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We had ducks coming in from all different directions.  Wood ducks are known for appearing without warning here but this was ridiculous.  Barry was shooting, I was shooting, Dean was shooting.  I was drawing a bead on a second duck when two landed in front of me.  Of course I focused on them and forgot about the other one but as they took off Barry shot and I lost track of them as well.  A few seconds later I singled out a lone drake and dropped him with one shot.  As I was confirming where he fell Barry shot another one in front of me and Dean was shooting at one flying over the top of us.  After several minutes of chaos we had 7 ducks down.  Barry shot 3, Dean shot 2 and I shot 2.  Now it was time to go pick them up before we lost track of where they were.  I launched the kayak and started retrieval duties (I miss my dog).  Of course as I was picking up ducks more started to fly in.  Dean took a couple of shots but missed.  After some searching for the seventh duck I was on my way back to shore.  After that flurry things were really quiet.  We only saw two more ducks and I managed to shoot one of them.  Dean left to go squirrel hunting but Barry and I stuck around for a bit longer to see if any mallards might fly in.  We had our wood duck limits filled so it was mallards from here on in.  Not that it mattered, we didn’t see any wood ducks either.  By 9:30 I launched the kayak again to go pick up decoys and head back to the truck.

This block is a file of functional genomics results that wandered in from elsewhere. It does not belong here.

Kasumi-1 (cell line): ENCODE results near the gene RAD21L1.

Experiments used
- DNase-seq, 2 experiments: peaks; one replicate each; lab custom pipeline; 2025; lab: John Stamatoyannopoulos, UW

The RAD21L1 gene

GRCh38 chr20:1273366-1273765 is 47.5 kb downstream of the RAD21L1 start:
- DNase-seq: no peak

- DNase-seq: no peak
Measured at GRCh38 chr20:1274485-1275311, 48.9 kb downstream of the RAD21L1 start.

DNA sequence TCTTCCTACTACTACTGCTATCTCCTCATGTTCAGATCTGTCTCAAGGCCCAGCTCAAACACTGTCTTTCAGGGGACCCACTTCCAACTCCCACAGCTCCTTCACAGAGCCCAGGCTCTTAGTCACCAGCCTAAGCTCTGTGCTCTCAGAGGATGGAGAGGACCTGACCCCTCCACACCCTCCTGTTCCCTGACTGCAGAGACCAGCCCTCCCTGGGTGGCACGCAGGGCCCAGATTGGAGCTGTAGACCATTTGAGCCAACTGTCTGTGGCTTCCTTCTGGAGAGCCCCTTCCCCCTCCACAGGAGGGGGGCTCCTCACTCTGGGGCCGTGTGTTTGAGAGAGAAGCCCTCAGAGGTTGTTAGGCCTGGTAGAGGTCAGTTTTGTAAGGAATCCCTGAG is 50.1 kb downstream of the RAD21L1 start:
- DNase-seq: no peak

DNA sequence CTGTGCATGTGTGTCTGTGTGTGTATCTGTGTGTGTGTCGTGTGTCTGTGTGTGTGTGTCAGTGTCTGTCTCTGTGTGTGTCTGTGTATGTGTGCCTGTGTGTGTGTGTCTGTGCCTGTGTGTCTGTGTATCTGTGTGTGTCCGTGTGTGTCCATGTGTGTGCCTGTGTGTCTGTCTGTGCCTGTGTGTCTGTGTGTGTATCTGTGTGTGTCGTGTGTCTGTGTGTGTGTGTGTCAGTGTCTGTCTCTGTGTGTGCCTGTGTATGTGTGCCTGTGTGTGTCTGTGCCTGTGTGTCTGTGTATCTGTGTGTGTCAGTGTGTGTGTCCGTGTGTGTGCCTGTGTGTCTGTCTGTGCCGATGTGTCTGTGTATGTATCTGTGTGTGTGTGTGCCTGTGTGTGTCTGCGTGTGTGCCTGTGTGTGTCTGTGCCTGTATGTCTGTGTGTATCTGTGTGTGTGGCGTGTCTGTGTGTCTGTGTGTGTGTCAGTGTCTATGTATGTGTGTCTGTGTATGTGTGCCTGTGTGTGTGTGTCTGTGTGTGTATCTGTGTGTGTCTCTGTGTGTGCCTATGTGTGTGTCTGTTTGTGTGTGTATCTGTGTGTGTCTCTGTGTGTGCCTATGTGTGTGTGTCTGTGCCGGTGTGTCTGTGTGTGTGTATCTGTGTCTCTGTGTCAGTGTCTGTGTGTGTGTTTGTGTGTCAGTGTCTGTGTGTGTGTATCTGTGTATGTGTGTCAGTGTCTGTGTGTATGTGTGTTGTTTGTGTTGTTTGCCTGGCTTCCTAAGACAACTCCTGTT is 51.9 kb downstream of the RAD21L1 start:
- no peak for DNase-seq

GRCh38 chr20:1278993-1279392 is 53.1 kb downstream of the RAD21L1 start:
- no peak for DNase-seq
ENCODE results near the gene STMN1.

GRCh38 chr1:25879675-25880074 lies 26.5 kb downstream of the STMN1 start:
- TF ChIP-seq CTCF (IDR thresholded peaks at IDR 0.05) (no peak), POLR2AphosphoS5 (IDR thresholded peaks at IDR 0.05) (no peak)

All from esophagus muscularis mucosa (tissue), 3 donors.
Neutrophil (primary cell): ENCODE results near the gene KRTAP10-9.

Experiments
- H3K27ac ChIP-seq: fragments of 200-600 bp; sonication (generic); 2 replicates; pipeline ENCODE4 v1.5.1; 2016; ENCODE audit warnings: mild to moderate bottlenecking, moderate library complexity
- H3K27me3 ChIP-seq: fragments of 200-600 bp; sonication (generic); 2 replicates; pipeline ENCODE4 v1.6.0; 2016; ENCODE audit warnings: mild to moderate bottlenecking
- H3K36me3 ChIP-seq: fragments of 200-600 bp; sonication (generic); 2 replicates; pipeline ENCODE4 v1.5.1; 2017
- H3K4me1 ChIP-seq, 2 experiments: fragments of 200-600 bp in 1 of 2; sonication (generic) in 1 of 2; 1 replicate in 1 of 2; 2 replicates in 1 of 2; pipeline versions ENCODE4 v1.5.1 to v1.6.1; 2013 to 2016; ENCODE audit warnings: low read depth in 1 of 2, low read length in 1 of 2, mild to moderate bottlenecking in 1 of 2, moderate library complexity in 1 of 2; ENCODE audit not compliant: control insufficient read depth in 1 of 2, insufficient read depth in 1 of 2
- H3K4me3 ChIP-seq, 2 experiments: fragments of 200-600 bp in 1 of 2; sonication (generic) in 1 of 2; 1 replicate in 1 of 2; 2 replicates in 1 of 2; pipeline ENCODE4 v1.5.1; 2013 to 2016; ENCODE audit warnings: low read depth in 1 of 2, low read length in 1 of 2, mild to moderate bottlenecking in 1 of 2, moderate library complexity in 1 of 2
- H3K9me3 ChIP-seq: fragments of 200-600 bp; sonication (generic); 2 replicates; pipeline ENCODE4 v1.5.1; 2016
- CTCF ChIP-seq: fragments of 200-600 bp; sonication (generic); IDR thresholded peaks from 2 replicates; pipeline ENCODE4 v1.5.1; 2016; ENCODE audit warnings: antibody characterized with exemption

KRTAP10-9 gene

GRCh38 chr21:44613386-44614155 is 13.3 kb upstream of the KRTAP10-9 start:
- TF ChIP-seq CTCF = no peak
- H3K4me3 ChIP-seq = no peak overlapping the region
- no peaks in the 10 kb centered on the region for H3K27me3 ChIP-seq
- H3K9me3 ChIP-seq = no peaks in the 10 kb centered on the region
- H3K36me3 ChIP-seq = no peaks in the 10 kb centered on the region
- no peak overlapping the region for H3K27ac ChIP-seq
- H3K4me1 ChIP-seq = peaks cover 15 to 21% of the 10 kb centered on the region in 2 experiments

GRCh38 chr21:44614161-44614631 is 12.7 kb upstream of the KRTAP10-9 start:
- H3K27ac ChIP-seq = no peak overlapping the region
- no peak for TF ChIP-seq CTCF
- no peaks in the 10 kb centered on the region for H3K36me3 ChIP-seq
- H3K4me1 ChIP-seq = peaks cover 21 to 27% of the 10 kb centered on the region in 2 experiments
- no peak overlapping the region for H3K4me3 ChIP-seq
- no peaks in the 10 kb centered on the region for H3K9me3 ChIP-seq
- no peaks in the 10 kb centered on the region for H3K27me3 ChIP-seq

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We decided to go try for some squirrels in the ridiculously high winds before lunch.   Squirrel hunting was pretty slow, understandable with the winds as high as they were.  Each of us managed to shoot a black squirrel.  Mine made two mistakes.  The first was running through the tree tops when I walked by.  The second was stopping to take a look to see what I was doing.